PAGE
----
Silk Road 2.0 Takedown Indicates Law Enforcement May Have Developed a Method to Trace Hidden Tor Websites

Privacy Anonymity Cyberlaw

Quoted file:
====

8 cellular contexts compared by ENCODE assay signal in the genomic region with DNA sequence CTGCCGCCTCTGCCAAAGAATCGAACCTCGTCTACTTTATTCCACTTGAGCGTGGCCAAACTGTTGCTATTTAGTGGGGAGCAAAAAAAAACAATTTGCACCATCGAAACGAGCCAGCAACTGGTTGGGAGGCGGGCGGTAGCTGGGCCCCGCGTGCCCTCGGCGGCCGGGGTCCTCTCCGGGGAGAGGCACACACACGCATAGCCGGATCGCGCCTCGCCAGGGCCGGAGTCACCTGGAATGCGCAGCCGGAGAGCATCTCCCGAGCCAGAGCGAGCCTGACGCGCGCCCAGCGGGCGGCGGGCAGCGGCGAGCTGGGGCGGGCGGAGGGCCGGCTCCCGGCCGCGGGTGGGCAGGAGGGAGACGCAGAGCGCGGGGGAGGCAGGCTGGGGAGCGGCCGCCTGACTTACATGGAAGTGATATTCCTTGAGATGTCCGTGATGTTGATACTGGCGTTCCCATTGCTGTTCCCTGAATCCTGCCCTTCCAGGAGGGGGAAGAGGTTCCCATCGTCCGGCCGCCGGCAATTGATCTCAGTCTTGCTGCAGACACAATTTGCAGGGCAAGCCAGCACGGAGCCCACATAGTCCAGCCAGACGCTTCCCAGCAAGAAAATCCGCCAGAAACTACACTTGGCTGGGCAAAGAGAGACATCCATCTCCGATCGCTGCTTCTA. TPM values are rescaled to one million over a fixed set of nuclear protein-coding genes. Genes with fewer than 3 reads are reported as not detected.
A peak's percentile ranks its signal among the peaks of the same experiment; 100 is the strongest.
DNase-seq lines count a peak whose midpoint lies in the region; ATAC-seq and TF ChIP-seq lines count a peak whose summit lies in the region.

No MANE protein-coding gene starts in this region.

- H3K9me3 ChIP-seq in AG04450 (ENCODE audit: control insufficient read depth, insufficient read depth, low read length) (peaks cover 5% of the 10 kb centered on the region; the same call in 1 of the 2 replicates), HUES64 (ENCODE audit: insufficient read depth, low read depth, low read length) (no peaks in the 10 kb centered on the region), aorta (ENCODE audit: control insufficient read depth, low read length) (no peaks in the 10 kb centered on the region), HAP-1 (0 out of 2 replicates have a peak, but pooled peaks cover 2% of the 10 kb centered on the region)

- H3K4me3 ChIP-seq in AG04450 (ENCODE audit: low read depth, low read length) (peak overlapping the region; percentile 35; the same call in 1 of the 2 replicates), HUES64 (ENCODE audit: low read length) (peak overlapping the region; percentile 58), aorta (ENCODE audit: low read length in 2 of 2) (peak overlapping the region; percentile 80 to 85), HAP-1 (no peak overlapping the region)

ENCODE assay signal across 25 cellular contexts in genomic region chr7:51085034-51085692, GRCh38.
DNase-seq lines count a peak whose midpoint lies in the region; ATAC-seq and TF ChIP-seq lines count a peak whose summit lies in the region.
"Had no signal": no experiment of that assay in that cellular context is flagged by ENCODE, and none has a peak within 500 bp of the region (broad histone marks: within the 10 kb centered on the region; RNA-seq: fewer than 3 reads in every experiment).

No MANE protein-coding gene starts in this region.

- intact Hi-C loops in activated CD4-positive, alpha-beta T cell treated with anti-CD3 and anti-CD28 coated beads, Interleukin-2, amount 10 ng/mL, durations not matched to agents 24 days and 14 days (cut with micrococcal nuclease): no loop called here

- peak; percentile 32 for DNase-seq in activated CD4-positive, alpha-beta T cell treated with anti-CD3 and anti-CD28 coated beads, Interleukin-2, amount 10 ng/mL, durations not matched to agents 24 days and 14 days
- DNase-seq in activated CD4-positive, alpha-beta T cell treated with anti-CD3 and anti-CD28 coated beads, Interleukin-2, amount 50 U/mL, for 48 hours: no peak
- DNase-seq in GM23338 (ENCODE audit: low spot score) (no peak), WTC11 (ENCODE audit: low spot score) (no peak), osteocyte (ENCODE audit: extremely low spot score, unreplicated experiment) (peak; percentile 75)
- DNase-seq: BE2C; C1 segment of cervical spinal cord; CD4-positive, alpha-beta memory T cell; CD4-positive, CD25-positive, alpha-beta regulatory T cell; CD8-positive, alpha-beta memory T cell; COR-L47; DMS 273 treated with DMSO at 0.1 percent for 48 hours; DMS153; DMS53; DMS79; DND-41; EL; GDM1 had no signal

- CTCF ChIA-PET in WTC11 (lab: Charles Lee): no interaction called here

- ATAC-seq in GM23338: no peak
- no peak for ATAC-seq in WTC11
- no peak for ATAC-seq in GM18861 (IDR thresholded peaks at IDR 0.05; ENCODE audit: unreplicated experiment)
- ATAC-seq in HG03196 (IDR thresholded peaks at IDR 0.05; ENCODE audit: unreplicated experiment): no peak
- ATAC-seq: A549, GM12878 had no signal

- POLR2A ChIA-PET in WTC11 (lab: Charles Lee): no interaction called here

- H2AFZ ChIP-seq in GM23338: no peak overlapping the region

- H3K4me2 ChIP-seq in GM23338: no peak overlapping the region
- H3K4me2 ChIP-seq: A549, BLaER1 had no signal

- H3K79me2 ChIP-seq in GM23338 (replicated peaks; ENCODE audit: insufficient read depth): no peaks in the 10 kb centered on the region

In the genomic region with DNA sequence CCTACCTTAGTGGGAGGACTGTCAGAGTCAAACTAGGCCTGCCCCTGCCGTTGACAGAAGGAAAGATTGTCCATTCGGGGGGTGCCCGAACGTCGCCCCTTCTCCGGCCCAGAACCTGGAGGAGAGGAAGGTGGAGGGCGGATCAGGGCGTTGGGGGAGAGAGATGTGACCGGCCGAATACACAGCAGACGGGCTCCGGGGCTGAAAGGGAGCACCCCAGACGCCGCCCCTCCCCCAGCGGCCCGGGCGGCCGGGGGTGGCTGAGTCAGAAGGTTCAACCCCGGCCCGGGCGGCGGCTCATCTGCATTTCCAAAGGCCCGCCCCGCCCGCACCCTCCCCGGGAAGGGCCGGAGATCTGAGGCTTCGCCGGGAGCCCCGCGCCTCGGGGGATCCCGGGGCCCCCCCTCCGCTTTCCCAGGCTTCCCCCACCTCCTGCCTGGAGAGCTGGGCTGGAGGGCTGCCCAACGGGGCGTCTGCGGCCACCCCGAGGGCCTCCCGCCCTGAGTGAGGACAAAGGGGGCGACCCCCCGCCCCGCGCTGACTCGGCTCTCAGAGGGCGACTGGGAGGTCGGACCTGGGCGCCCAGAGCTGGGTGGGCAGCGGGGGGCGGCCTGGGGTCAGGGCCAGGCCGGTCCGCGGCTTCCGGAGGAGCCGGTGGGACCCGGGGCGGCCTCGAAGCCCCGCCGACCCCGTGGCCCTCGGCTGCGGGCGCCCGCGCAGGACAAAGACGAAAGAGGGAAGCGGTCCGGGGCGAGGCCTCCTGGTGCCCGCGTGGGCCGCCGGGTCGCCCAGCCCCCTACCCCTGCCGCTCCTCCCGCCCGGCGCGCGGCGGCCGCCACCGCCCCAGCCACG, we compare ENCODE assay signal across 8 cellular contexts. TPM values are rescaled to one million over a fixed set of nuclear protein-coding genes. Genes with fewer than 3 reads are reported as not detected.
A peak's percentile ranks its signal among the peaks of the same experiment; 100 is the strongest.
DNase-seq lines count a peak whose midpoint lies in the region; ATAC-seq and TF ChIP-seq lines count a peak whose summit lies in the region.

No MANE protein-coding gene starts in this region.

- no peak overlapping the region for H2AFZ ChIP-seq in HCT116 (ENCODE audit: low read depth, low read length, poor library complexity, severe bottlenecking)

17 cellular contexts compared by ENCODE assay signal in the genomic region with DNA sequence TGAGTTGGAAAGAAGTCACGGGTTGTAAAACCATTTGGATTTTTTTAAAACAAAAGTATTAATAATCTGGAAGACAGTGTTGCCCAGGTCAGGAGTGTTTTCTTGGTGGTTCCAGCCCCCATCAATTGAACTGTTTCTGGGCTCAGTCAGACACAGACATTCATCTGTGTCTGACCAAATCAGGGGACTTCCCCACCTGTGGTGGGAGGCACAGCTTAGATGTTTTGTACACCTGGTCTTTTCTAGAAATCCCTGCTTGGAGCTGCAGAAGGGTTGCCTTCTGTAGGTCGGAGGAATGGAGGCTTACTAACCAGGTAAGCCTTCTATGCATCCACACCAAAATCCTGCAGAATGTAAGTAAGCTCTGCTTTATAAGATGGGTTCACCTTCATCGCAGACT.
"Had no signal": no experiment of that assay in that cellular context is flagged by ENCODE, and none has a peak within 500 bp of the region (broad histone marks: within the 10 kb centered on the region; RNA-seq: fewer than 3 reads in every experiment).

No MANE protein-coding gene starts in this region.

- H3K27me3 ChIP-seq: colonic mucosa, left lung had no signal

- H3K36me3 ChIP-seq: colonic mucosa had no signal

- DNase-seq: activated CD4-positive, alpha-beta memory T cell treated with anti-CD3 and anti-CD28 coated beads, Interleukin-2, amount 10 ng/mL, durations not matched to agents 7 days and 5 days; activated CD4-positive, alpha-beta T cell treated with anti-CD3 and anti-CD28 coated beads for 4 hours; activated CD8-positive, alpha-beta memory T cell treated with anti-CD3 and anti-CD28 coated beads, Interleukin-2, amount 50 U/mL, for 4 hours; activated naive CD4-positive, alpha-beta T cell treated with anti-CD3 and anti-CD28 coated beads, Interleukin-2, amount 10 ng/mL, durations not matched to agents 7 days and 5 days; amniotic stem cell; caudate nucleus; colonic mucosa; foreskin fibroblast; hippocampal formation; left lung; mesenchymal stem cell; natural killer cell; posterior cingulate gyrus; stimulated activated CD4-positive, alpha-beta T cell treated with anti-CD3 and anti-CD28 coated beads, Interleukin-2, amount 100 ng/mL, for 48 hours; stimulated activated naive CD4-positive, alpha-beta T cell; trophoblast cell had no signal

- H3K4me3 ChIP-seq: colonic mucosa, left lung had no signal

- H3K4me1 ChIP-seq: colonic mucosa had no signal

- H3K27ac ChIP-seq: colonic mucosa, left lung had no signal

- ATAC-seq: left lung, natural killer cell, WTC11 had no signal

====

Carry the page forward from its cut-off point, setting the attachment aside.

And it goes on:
[caption id="attachment_4363" align="alignleft" width="150"] Photo By: archie4oz - CC BY 2.0[/caption] By Steven Wilfong — Edited by Travis West Benthall Complaint, U.S. v. Benthal (S.D.N.Y. October 29, 2014).  Complaint hosted by the Department of Justice. Blake Benthall, the alleged operator of the popular drug market website Silk Road 2.0, was arrested last week as part of a law enforcement operation that successfully shut down Silk Road 2.0, as well as several other online dark markets. The complaint filed in the case alleged that Benthall ran the site under the alias “Defcon,” and charges him with narcotics trafficking, conspiracy to aid and abet computer hacking, conspiracy to transfer fraudulent identification documents, and money laundering. Benthall Compl. 1–4. Benthall’s arrest and the seizure of Silk Road 2.0 were part of “Operation Onymous,” a coordinated action involving multiple agencies, including Europol, the FBI, and US Immigration and Customs Enforcement.  Over 27 websites were shut down as part of the operation. The complaint describes several methods used to gain information about Silk Road 2.0 and ascertain the identity of “Defcon.” Law enforcement officials used the site to buy illegal drugs anonymously, Benthall Compl. at 12, and an undercover Homeland Security Investigations agent successfully infiltrated the website’s support staff, id. at 6. However, the most surprising aspect of the investigation is that the FBI was able to identify a foreign server hosting the Silk Road 2.0 website. Id. at 21. Because the site was hidden with Tor anonymity software, identifying the website’s location should have been very difficult. Officials involved in the investigation have been reluctant to reveal how the server was located, leading to speculation about how Tor was compromised. Although law enforcement agencies are optimistic about the ability to shut down other black market websites in the future, the possibility that Tor users’ anonymity may be compromised has also led to concerns about the potential impact on legitimate users. Wired and Ars Technica provide further discussion of the issue. While law enforcement agencies are reluctant to divulge the method that was used to locate Silk Road 2.0, the Tor blog advances several possible explanations, including the use of SQL injections (a common web bug), Bitcoin deanonymization, or Denial of Service attacks against the Tor network itself. Regardless of how law enforcement agencies identified the server hosting Silk Road 2.0, the Benthall Complaint indicates that identification was a critical step in the investigation, as it allowed officials to access the server, at which point it was determined to be controlled and maintained by a person using the email address “blake@benthall.net.” Benthall Compl. at 23. Subsequent surveillance activities confirmed that Benthall used this address. Id. at 28. The possibility that government agencies may be able to identify Tor users has significant implications for online privacy and anonymity. The Tor software is widely used as a method of protecting anonymity, and prior to Operation Onymous, was considered to be very secure. While Tor software is used to conduct illegal activities, it also has a number of legitimate uses. “[W]histle-blowers, political activists and dissidents, [and] journalists” use anonymized sites to communicate securely and in private. The Tor Blog raises concerns that governments could use weaknesses in the Tor software to identify and silence political dissidents.